Current Insights in Microbiome Shifts in Sjogren's Syndrome and Possible Therapeutic Interventions.

Détails

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Etat: Public
Version: Final published version
Licence: CC BY 4.0
ID Serval
serval:BIB_2485EB376C03
Type
Article: article d'un périodique ou d'un magazine.
Sous-type
Synthèse (review): revue aussi complète que possible des connaissances sur un sujet, rédigée à partir de l'analyse exhaustive des travaux publiés.
Collection
Publications
Institution
Titre
Current Insights in Microbiome Shifts in Sjogren's Syndrome and Possible Therapeutic Interventions.
Périodique
Frontiers in immunology
Auteur(s)
Tsigalou C., Stavropoulou E., Bezirtzoglou E.
ISSN
1664-3224 (Print)
ISSN-L
1664-3224
Statut éditorial
Publié
Date de publication
2018
Peer-reviewed
Oui
Volume
9
Pages
1106
Langue
anglais
Notes
Publication types: Journal Article ; Review
Publication Status: epublish
Résumé
Sjogren's syndrome (SS) is an autoimmune disease, among the most common ones, that targets mainly the exocrine glands as well as extra-glandular epithelial tissues. Their lymphocytic infiltration leads to manifestations from other organs (e.g., kidneys, lungs, liver, or thyroid), apart from sicca symptoms (xerostomia and keratoconjunctivitis). SS is more prevalent in women than in men (9:1). Moreover, p.SS patients are in increased risk to develop lymphoma. Certain autoantibodies (e.g., antibodies against ribonucleoprotein autoantigens Ro-SSA and La-SSB) are ultimate hallmarks for the disease. It was not known until recently that culture-independent techniques like next-generation sequencing (NGS) facilitate the study of the microbe communities in humans and scientists achieved to define the outlines of the microbiome contribution in health and disease. Researchers have started to investigate the alterations in diversity of the oral, ocular, or intestinal microbiota in SS. Recent studies indicate that dysbiosis may play a significant role in SS pathogenesis. At the same time, the cause or effect is not clear yet because the dysfunction of salivary glands induces alterations in oral and intestinal microbiome which is linked to worsen of symptoms and disease severity. If the human microbiome proves to play a key role in pathogenesis and manifestation of SS, the next step could be new and promising therapeutic approaches such as probiotics or prebiotics. This mini review focuses on the alterations of microbiome of SS patients, their connection with immune tolerance and new therapeutic strategies involving diet manipulation toward future personalized medicine.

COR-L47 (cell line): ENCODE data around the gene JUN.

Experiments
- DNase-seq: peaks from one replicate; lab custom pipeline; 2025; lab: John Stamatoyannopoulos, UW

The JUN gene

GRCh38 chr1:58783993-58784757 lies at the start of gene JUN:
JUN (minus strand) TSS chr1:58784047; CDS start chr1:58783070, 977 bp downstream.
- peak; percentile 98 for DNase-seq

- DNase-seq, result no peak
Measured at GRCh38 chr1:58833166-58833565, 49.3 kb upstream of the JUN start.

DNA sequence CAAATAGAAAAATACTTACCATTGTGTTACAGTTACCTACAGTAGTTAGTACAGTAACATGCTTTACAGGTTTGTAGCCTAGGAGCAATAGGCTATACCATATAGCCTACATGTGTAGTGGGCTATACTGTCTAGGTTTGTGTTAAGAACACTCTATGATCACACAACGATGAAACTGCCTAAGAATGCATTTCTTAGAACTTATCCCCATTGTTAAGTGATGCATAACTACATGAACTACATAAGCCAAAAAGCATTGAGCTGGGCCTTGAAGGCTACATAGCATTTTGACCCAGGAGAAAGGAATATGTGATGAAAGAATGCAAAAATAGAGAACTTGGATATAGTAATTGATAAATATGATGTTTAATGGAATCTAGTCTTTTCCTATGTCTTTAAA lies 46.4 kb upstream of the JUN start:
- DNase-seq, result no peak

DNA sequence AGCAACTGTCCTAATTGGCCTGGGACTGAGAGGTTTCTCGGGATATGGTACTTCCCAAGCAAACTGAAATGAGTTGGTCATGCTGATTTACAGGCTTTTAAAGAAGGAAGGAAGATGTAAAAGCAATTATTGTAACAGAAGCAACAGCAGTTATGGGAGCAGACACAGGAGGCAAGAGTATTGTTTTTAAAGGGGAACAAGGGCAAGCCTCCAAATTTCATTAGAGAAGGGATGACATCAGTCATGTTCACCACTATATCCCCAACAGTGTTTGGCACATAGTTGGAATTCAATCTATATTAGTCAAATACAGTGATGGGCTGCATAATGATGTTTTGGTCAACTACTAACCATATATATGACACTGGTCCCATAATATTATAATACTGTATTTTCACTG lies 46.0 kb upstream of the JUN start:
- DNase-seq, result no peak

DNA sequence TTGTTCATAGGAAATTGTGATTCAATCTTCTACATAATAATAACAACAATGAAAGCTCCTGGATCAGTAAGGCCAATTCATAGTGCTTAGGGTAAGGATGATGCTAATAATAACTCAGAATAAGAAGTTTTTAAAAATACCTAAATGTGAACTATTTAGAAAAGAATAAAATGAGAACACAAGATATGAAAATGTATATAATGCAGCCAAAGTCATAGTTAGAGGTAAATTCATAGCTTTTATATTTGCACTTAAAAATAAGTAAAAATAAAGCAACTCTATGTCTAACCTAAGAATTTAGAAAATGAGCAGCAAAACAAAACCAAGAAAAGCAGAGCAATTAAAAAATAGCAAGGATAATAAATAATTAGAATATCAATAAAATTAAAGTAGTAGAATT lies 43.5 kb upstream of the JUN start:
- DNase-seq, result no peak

Mots-clé
Sjogren’s syndrome, dysbiosis, microbiome, prebiotics, probiotics, therapeutic microbiota manipulations
Pubmed
Web of science
Open Access
Oui
Création de la notice
11/06/2018 17:36
Dernière modification de la notice
20/08/2019 14:02
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